Components of Musicality – Part 1
What makes a good musician? Is it just playing the right notes? Thankfully, no! There are so many dimensions to being a musician, and for the next few months we will explore them. What exactly is musicality? Musicality is a set of “inner skills” which let you freely and confidently express yourself in music. (from www.musical-u.com). Musicality is not a talent only special people are born with; it is a set of skills you can develop!
The first aspect we’ll look at is Singing in Tune. This skill isn’t just for singers—check out this interesting definition of musicianship from the Associated Board of the Royal Schools of Music, which is the UK’s largest music education body and gives exams to musicians to assess their current level of knowledge and skill:
“Musicianship is a broad concept that covers a complex range of musical abilities… it is loosely defined as the ability to ‘think in sound’. This occurs when a musician is able to produce music which they perceive internally and in the imagination, whether through playing by ear, singing, reading from notation, or through improvisation.”
Think in sound! Can you think of the music you are going to play, without the instrument making the sounds for you? Can you imagine the song you’re about to sing, before it’s coming out of your mouth? I hear people say they are “tone deaf”, but true tone deafness is actually pretty rare! But you do need to practice:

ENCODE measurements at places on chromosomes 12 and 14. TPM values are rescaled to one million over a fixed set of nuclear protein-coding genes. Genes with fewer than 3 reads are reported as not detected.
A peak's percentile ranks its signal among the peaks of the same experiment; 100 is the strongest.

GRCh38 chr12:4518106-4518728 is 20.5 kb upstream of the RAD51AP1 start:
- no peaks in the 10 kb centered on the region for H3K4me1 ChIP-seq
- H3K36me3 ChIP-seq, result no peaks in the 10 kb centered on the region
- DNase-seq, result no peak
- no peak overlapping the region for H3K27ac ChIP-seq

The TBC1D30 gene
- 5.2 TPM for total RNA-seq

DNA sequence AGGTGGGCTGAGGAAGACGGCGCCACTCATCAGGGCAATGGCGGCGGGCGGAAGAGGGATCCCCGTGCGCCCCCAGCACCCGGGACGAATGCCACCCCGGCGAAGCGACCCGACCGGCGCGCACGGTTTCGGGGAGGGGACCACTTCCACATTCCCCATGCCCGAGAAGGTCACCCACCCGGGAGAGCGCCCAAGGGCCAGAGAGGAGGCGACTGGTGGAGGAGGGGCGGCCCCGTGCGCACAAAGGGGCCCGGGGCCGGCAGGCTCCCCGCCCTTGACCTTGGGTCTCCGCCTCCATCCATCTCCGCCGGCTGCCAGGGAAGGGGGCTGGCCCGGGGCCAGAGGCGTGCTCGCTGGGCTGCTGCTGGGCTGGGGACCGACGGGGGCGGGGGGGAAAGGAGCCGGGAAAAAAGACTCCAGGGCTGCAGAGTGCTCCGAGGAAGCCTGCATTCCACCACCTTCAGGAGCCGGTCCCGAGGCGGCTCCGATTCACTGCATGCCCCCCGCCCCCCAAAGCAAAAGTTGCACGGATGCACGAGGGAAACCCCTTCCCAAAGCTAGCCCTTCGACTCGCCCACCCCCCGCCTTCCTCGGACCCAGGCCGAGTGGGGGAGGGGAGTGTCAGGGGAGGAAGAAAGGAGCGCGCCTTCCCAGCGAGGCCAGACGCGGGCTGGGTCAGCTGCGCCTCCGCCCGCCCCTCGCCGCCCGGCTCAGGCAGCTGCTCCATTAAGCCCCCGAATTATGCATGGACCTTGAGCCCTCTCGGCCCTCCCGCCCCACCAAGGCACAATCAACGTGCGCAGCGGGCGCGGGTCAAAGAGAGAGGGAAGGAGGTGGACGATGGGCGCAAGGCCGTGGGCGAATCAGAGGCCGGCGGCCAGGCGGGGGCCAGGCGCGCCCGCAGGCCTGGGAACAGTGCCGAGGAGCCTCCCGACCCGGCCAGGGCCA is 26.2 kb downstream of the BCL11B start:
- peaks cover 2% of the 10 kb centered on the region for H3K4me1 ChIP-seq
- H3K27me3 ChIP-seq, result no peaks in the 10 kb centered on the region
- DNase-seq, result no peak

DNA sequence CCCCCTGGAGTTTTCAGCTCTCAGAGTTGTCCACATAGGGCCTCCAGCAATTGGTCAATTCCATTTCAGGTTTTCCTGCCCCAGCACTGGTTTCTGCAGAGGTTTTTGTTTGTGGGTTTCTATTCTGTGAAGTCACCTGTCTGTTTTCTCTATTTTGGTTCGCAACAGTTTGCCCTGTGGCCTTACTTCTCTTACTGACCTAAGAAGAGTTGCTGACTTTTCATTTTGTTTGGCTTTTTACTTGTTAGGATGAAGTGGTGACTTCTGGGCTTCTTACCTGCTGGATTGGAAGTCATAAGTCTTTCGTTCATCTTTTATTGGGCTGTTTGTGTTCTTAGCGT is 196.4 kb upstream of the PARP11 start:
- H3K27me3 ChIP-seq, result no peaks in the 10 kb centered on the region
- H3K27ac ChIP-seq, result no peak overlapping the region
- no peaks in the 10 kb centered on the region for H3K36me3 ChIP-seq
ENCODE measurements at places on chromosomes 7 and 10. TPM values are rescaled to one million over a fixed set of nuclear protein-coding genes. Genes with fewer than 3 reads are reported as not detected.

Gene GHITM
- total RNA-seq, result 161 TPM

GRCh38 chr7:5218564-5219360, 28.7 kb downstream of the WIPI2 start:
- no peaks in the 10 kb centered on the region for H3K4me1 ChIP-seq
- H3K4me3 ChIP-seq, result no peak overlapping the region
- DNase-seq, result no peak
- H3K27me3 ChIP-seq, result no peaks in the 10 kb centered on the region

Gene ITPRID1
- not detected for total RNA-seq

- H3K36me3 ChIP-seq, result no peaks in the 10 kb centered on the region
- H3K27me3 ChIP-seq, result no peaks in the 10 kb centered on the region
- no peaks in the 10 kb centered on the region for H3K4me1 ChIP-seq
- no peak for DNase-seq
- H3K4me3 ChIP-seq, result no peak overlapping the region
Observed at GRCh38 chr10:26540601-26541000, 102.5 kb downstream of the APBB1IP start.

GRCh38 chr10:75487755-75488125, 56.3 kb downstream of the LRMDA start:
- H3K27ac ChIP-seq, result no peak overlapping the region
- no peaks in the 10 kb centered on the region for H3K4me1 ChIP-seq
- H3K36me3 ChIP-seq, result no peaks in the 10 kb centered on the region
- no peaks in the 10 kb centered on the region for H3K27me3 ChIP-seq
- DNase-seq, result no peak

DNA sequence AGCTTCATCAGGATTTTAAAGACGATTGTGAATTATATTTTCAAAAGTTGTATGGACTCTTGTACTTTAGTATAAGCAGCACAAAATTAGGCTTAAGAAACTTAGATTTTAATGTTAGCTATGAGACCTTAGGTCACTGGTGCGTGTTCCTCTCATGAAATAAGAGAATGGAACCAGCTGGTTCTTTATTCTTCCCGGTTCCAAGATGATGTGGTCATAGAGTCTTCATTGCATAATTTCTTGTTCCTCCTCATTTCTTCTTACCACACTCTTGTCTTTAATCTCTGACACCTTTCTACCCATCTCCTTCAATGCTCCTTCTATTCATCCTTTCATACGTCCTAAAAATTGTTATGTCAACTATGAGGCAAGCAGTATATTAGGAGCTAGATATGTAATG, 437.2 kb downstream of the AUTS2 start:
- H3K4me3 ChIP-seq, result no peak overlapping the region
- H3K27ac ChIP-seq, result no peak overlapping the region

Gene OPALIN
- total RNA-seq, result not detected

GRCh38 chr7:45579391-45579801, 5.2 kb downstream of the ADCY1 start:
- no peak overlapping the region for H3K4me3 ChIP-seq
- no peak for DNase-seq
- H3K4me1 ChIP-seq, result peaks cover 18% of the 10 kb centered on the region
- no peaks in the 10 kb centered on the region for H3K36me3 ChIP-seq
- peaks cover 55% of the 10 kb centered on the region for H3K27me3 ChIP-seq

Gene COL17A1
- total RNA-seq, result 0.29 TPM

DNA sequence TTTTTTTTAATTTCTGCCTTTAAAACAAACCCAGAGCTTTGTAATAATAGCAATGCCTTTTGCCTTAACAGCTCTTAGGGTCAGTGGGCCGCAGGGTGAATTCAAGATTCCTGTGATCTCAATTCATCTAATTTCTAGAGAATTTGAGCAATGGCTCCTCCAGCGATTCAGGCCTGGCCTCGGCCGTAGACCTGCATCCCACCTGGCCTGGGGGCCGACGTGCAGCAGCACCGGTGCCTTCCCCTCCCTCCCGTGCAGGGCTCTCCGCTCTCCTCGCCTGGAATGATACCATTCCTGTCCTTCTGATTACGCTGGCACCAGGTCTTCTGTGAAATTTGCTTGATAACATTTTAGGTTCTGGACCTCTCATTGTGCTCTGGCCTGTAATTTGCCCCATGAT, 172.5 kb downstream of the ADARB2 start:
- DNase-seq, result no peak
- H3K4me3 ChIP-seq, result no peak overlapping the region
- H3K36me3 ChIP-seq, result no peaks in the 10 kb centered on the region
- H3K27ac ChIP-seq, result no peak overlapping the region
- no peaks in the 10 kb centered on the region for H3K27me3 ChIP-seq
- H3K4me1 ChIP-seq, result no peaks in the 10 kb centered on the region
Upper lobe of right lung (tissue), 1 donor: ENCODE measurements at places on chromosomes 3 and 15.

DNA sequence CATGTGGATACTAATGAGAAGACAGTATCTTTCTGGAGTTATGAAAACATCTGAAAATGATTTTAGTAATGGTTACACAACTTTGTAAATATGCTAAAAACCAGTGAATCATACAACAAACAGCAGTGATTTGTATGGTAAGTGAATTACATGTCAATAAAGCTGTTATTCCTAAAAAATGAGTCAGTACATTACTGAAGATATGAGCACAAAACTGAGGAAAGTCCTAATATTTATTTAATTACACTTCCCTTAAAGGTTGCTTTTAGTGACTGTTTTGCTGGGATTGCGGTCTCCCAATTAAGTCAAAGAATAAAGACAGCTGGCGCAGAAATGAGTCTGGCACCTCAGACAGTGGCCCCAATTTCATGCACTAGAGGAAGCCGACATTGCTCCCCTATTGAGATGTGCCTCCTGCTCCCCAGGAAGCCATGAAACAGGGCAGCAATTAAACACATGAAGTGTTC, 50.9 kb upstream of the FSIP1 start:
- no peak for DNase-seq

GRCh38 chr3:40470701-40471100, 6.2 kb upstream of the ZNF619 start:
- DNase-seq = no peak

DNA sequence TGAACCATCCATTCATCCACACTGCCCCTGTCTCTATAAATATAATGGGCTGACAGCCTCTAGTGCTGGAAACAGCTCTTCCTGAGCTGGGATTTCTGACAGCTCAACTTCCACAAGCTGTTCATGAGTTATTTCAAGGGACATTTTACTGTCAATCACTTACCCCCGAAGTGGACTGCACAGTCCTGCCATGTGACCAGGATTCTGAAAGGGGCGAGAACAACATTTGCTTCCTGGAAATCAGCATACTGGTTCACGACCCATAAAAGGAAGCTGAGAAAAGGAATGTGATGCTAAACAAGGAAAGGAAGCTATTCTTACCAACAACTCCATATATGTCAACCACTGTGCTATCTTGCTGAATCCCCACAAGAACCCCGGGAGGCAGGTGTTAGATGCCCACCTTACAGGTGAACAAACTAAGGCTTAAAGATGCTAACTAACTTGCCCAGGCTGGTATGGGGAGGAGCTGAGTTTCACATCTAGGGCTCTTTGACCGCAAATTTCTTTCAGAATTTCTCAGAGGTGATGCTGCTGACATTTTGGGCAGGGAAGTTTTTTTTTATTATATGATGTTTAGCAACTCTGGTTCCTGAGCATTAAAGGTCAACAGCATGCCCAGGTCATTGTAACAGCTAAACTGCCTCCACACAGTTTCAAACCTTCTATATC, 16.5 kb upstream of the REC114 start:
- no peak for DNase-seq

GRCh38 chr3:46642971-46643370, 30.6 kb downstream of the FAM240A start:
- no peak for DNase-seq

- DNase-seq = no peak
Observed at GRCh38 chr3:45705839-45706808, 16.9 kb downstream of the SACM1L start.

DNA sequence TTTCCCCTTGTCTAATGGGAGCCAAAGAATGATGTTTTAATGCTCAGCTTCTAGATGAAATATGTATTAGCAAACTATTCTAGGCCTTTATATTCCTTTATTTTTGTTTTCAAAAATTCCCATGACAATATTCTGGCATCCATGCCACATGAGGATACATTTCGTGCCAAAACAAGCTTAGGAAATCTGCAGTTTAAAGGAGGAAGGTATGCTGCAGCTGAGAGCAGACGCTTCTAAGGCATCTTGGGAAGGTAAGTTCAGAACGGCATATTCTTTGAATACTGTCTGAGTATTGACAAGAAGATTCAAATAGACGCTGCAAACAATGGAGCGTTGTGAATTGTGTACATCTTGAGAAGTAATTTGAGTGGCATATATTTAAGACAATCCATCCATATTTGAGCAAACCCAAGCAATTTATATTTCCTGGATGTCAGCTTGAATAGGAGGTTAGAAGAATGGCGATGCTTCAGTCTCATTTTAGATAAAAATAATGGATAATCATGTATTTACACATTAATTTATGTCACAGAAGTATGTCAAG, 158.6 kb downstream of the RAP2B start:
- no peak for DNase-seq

- Play two or three notes in a row on your instrument, or a piano or keyboard, then sing them back. Record yourself doing that exercise and listen closely to hear if you are hitting the pitches. Repeat this several times, listening closely each time to aim more accurately at the pitches. Sometimes we need to open up our ears and become more aware of the sounds we are making!
- After practicing with just a few pitches in a row, sing longer, but simple songs, like nursery rhythms. Record this as well—it’s much easier to hear how you actually sound when you’re not singing.
- Learn about Ear Training—this is developing your ears to hear music more accurately, and to know what you are hearing. You can do this with a teacher, a music class (I had to take four semesters of Ear Training in college!), or with online programs and apps.
This is just scratching the surface of singing in tune and ear training. If you’d liketo go deeper, we have excellent teachers who can help you along your musical journey! Have a wonderful February, and we’ll be back next month to discuss RHYTHM and it’s role in musicality!
Our teachers regularly perform in public and you’re always invited to come out to the shows!
It’s a lot of fun and we love to see a friend in the audience!
Ryan Head – Every Wednesday at Corvino Supper Club
Matt & Laura Lee Crandall, as 2/3 of the Americana trio Icarus Heart – Friday, February 9th 7:00—11:00pm at Jazz New Orleans Kitchen in Independence
Michael English, with the Ronni Ward Band – Saturday, February 10th 8:30 – 12:30 at Jake’s Place in Shawnee Mission
Karren Schiele – playing piano and leading choir, Sundays at Grace Baptist Church services at 10:50am
Laura Lee Crandall – drumming for Evangel Church services, Sunday February 18th, 9:00am & 10:45am
Matt Crandall – playing bass for Evangel Church services, Sunday February 25th, 9:00am & 10:45am
Michael English – playing guitar Sundays at Colonial Presbyterian Church at 10:45am